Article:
EU reforms right for UK: Cameron
Speaking this morning at the 43rd World Economic Forum Annual Meeting, British Prime Minister David Cameron said his proposed reforms for Britain's relationship with the European Union are as necessary for Europe as they are for Britain.
"This is not about turning our backs on Europe," he told a crowded audience. "This is about how we make the case for a more competitive, flexible and open Europe - not just for Britain's sake, but for everyone's sake."
He drew a distinction between political unity and unified political will. "A centralized political union - not for me and not for Britain," he said. "Political will is what matters rather than the endless process of building new and more political institutions."
Cameron described the priorities for the United Kingdom's 12-month presidency of the G8 as being trade, tax and transparency. "Some companies need to wake up and smell the coffee," said Cameron, referring to his governments' stated intention to clamp down on corporate tax evasion.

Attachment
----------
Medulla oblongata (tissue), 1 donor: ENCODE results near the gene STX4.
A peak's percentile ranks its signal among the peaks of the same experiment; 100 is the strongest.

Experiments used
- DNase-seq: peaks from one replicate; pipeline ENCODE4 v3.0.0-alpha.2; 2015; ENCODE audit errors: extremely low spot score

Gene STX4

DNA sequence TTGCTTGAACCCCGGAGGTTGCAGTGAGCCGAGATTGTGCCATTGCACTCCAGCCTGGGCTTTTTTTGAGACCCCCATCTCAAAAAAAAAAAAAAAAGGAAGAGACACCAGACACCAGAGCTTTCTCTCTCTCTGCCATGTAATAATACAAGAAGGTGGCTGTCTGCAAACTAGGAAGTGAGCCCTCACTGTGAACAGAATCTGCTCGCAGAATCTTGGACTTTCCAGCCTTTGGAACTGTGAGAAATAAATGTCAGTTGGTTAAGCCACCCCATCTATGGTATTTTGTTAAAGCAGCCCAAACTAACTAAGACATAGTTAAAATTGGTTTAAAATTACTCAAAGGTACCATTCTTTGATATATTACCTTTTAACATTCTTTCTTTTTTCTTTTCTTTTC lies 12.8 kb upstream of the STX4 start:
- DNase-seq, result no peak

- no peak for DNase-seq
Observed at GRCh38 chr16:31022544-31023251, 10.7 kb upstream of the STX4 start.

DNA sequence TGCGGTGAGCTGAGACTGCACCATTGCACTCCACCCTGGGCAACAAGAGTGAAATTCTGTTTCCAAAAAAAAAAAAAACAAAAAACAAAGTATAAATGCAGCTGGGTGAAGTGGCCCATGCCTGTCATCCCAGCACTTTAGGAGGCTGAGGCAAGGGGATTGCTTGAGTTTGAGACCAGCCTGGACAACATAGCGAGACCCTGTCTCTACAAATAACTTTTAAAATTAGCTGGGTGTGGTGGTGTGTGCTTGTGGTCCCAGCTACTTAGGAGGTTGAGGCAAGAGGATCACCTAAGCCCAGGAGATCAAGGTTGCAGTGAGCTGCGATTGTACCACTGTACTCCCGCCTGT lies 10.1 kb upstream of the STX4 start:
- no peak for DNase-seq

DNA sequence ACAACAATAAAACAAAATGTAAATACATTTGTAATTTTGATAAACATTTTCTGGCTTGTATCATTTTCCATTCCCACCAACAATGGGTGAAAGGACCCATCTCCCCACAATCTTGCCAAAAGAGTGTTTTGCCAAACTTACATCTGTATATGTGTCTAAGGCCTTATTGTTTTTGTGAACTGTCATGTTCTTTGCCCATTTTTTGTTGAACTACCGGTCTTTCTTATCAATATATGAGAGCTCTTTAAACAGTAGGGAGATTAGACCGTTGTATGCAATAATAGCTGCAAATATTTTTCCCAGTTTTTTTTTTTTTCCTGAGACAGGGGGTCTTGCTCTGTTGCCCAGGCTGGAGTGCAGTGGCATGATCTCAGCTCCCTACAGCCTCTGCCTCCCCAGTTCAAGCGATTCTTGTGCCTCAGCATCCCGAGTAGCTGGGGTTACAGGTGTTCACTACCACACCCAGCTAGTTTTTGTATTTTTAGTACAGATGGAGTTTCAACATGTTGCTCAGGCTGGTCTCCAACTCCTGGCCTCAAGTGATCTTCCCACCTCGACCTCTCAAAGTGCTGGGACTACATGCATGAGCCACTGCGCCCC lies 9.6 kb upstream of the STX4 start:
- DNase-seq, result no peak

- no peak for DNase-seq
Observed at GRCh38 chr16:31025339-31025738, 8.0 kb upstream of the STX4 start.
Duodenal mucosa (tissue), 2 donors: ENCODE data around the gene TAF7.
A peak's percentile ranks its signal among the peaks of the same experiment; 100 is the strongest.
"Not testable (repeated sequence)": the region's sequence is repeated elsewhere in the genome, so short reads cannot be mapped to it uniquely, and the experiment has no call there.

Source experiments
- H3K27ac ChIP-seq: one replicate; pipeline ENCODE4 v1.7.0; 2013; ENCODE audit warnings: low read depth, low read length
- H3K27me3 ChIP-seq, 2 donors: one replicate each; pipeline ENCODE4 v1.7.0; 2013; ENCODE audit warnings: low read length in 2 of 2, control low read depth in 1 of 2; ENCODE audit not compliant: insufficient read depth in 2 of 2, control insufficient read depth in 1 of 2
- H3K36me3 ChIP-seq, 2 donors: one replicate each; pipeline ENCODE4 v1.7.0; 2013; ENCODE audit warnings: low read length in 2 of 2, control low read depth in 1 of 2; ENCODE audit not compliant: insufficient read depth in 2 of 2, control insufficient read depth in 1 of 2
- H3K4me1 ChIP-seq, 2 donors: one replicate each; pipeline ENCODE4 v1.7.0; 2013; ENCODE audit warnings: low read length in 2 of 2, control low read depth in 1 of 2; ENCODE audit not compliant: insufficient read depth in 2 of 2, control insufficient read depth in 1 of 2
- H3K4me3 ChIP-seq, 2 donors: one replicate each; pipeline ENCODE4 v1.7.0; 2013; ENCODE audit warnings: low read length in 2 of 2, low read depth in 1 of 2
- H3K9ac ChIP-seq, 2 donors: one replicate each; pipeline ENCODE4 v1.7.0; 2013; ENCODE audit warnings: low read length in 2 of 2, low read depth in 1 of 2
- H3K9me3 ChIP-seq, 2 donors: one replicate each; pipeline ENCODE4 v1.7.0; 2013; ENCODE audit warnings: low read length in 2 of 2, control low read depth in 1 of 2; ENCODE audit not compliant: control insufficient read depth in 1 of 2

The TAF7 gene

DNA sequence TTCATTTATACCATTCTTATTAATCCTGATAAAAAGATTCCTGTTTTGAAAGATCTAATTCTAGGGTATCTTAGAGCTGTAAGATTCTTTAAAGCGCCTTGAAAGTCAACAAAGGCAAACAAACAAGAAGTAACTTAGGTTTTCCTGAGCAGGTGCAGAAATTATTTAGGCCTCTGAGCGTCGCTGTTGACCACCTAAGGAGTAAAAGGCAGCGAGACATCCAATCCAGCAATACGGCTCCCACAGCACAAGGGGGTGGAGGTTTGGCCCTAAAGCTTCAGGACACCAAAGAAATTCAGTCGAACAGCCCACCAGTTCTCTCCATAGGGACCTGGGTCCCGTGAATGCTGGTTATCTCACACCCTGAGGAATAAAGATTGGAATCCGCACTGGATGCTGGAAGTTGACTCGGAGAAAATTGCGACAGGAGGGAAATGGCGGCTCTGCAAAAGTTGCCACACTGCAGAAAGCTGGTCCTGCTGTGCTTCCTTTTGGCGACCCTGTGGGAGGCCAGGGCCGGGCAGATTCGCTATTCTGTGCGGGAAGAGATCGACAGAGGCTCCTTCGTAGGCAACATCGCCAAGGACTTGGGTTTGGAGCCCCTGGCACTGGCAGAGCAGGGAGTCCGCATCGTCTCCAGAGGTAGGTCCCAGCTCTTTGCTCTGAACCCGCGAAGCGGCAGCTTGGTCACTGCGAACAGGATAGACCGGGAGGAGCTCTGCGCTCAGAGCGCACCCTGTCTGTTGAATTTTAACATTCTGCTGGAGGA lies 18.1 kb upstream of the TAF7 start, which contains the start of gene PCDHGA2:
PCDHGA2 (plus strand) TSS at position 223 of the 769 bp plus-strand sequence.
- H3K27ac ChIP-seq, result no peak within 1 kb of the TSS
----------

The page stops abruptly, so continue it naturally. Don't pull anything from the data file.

Taking questions from the audience, Cameron defended the accusation that his EU reforms and aggressive tax stance may damage business confidence in the United Kingdom, saying the United Kingdom will soon be one of the lowest tax countries in the world with a corporation tax approaching 20pc .
"I'm a low-tax conservative," he said. "I'm not a 'companies should pay no tax' conservative".
The 43rd World Economic Forum Annual Meeting is taking place from 23 to 27 January under the theme Resilient Dynamism.
More than 2,500 participants from over 100 countries are taking part in the Meeting.